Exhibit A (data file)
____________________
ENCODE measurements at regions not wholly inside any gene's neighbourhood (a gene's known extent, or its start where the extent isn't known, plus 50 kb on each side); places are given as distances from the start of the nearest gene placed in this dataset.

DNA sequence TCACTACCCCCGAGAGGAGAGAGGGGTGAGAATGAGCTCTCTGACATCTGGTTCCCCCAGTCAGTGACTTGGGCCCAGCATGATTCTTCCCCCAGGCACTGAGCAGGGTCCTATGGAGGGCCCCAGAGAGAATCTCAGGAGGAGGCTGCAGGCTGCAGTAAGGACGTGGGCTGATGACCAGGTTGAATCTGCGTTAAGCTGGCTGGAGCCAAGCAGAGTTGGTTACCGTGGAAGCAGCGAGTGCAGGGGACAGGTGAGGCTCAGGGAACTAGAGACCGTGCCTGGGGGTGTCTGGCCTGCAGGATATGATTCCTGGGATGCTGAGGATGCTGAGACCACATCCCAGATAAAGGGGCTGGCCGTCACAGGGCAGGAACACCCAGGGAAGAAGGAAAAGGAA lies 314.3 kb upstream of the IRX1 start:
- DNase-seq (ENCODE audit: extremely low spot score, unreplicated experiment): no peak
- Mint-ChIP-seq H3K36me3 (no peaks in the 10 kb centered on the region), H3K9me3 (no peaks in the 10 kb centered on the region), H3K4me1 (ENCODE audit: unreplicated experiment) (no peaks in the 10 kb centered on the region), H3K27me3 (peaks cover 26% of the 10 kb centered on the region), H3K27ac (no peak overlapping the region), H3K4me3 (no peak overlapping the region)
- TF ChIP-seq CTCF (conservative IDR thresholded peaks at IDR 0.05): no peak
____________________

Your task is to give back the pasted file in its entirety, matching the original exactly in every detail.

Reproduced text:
ENCODE measurements at regions not wholly inside any gene's neighbourhood (a gene's known extent, or its start where the extent isn't known, plus 50 kb on each side); places are given as distances from the start of the nearest gene placed in this dataset.

DNA sequence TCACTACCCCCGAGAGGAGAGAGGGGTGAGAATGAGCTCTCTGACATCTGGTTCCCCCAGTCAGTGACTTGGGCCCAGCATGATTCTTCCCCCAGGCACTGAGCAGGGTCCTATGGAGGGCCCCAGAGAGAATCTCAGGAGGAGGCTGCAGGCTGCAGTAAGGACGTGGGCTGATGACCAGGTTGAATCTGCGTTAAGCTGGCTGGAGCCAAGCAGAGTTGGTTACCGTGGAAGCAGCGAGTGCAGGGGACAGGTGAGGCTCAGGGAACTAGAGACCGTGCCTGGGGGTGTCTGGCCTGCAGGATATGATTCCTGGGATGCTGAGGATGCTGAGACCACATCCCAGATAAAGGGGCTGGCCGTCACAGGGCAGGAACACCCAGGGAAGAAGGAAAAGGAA lies 314.3 kb upstream of the IRX1 start:
- DNase-seq (ENCODE audit: extremely low spot score, unreplicated experiment): no peak
- Mint-ChIP-seq H3K36me3 (no peaks in the 10 kb centered on the region), H3K9me3 (no peaks in the 10 kb centered on the region), H3K4me1 (ENCODE audit: unreplicated experiment) (no peaks in the 10 kb centered on the region), H3K27me3 (peaks cover 26% of the 10 kb centered on the region), H3K27ac (no peak overlapping the region), H3K4me3 (no peak overlapping the region)
- TF ChIP-seq CTCF (conservative IDR thresholded peaks at IDR 0.05): no peak